Author: Kevin Dupuy
Published: 9:22 AM CST January 28, 2019
Updated: 9:56 PM CST January 28, 2019
NEW ORLEANS — There's no resolution yet in a lawsuit on the 'NOLA No call' in the Saints' NFC championship loss.
However, the case has led to Roger Goodell breaking his silence on the matter, in a way.
The NFL Commissioner filed a legal brief Sunday asking the U.S. District Court Eastern District of Louisiana to dismiss a lawsuit by New Orleans Saints season ticket holders following the NFC Championship game
A federal judge heard arguments Monday in the longshot-lawsuit seeking a possible do-over of the title game that ended with a Los Angeles Rams victory over the Saints after officials failed to call a late-game penalty.RELATED: 5 of the most controversial NFL officiating calls
The lawsuit by two Saints season ticket holders, Tommy Badeaux and Candis Lambert, says Goodell should implement a league rule — rule 17 — governing "extraordinarily unfair acts." Remedies include reversal of a game's result or the rescheduling of a game — in its entirety or from the point when the act occurred.
It is one of two lawsuits filed over the "no-call." The other, still pending in state court, is a class action suit seeking unspecified damages for season-ticket holders.
In a response filed Sunday, NFL lawyers and Goodell argue that overruling a referee on the field does not fall within the NFL Commissioner's discretion. They point to Rule 15, Section 1, Article 3 which says the following:“The Referee’s decisions upon all matters not specifically placed under the jurisdiction of other officials by rule are final.”
The NFL argues that because of Rule 15′s finality, then Rule 17 cannot be applied.RELATED: Legal experts: Saints fans' no-call lawsuit is a 'waste of time'
The NFL also acknowledges that one or more penalties for pass interference or illegal helmet-to-helmet were not called late in the game. Separately, the court filing confirmed that NFL Senior Vice President of Officiating Al Riveron admitted to Saints head coach Sean Payton after the game that both penalties should have been called on the play.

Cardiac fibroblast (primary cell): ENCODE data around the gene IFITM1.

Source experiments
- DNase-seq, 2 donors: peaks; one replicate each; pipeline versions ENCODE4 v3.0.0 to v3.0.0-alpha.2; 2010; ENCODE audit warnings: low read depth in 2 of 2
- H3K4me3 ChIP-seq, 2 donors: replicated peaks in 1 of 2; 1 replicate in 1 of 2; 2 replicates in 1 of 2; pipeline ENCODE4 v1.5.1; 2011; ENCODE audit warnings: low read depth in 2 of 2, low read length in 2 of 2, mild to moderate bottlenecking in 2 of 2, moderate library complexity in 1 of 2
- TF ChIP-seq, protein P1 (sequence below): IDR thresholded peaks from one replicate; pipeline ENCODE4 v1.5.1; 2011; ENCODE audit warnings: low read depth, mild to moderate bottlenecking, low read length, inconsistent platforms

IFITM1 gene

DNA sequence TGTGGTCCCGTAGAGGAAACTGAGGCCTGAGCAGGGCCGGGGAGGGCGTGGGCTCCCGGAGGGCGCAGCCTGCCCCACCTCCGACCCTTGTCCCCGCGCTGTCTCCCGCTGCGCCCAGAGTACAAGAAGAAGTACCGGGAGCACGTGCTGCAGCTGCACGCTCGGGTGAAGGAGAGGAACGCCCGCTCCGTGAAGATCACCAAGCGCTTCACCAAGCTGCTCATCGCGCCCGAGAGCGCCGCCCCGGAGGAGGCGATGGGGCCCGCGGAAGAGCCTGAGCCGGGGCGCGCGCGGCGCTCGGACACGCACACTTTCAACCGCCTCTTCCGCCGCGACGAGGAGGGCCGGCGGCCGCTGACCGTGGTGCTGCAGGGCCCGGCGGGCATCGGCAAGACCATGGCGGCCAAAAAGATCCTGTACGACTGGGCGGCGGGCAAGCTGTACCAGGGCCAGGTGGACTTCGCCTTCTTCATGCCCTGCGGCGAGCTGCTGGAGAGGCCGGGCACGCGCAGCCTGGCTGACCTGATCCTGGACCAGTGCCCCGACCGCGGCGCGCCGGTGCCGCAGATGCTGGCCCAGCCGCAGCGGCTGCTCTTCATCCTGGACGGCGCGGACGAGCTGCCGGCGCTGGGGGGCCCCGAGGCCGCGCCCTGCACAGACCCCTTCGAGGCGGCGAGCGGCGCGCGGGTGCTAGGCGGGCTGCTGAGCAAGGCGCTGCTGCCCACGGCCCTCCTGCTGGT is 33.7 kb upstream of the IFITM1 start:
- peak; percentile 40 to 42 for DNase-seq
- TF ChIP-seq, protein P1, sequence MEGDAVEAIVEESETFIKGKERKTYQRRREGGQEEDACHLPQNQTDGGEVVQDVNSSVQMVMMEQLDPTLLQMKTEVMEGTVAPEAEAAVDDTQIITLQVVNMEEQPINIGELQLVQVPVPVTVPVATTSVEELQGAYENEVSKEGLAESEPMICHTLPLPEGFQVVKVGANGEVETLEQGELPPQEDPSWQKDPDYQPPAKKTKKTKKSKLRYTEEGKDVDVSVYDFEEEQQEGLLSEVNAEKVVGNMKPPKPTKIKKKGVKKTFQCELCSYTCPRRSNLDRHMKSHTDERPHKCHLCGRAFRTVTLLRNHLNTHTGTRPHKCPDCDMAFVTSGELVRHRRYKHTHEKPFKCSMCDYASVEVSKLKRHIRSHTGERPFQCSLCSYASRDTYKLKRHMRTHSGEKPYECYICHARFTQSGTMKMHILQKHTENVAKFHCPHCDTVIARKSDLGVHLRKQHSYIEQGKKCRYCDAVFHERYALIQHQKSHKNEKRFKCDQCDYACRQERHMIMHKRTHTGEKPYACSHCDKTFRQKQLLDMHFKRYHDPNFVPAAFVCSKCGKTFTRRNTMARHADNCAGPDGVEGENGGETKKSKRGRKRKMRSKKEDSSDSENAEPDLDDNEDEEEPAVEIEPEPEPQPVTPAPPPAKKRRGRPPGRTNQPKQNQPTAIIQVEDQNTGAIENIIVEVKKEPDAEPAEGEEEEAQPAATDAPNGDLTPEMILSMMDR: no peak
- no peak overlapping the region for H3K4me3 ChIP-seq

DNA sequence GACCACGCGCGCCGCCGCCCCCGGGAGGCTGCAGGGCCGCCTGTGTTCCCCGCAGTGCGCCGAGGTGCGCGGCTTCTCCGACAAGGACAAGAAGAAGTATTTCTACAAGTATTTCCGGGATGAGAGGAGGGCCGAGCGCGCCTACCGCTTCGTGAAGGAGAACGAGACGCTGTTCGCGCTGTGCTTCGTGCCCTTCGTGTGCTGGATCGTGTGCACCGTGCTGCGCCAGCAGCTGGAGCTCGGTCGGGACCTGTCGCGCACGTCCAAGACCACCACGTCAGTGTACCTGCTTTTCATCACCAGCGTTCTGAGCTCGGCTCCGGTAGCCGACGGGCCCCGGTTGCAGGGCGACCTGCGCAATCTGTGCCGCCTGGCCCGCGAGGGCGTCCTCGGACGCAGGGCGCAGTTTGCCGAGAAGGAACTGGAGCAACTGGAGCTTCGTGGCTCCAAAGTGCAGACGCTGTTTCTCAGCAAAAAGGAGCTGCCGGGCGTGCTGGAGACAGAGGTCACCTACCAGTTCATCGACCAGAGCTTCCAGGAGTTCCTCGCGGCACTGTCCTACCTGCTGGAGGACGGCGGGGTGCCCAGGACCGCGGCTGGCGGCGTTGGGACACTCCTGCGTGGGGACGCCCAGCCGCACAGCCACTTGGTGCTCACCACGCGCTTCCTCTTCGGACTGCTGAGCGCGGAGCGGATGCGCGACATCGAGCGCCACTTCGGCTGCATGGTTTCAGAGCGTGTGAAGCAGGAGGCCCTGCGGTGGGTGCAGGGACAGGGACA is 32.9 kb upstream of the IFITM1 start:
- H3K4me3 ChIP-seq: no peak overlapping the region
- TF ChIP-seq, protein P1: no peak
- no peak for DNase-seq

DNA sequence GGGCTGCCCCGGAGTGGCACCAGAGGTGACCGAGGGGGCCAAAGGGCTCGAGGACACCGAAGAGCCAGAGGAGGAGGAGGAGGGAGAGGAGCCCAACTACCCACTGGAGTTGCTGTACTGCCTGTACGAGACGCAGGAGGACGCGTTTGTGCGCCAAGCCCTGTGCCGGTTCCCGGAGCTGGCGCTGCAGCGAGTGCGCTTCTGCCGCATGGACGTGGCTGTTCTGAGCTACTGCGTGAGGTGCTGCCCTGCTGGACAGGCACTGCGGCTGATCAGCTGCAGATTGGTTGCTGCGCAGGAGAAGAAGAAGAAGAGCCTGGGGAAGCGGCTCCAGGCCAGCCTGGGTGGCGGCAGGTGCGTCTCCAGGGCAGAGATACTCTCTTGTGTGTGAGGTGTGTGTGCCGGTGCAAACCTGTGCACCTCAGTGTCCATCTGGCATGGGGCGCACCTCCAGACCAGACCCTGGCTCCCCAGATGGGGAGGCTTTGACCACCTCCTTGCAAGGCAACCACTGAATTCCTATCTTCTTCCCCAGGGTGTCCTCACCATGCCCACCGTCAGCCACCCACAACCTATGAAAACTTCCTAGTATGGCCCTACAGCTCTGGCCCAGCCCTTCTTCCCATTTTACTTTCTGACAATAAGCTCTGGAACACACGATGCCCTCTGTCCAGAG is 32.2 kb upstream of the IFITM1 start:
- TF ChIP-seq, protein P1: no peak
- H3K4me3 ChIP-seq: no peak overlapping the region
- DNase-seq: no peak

"Because the officials on the field are humans, like the players and coaches, errors will happen," the brief argues.
“2019 will mark the NFL’s centennial season. Throughout that time, one constant is that the results of a game are conclusive and not subject to protest or challenge,” the documents say. “To our knowledge, no game has ever been replayed. This has been true despite war, depression, natural disasters, civil disorder, terrorism, or pandemic. And it has certainly been true notwithstanding errors in the enforcement of playing rules or even the deliberate evasion of those rules.”RELATED: Ben Watson to Goodell: Your silence is detrimental
The brief also argues that ticketholders or fans do not have the rights to ask a court to order the commissioner to act on an officiating omission.
U.S. District Judge Susie Morgan is presiding over the federal suit. Records show she got the case after it was initially assigned to Judge Barry Ashe — who removed himself from the case because he has Saints season tickets.
Monday's hearings ended when Morgan told both sides to file more motions.
Last week, the NFL said in a separate court filing that redoing the NFC title game would mean a pricey delay of the upcoming Super Bowl.
NFL Chief Financial Officer Joseph Siclare said replaying even a few minutes of the NFC championship game because of a missed passed interference call would force a delay for an event that demands an investment of "more than $100 million," the New Orleans Advocate reported.
While the NFL has remained publicly silent about the controversial no-call, the league said Friday it had fined Rams defensive back Nickell Robey-Coleman $26,739 for his helmet-to-helmet hit on Saints receiver Tommylee Lewis — a second infraction that went unflagged on the same play.RELATED: Report: NFL fines Rams cornerback for helmet-to-helmet in NFC ChampionshipRELATED: No-call during Saints game ripe for Mardi Gras satireThe Associated Press reporter Kevin McGill contributed to this report.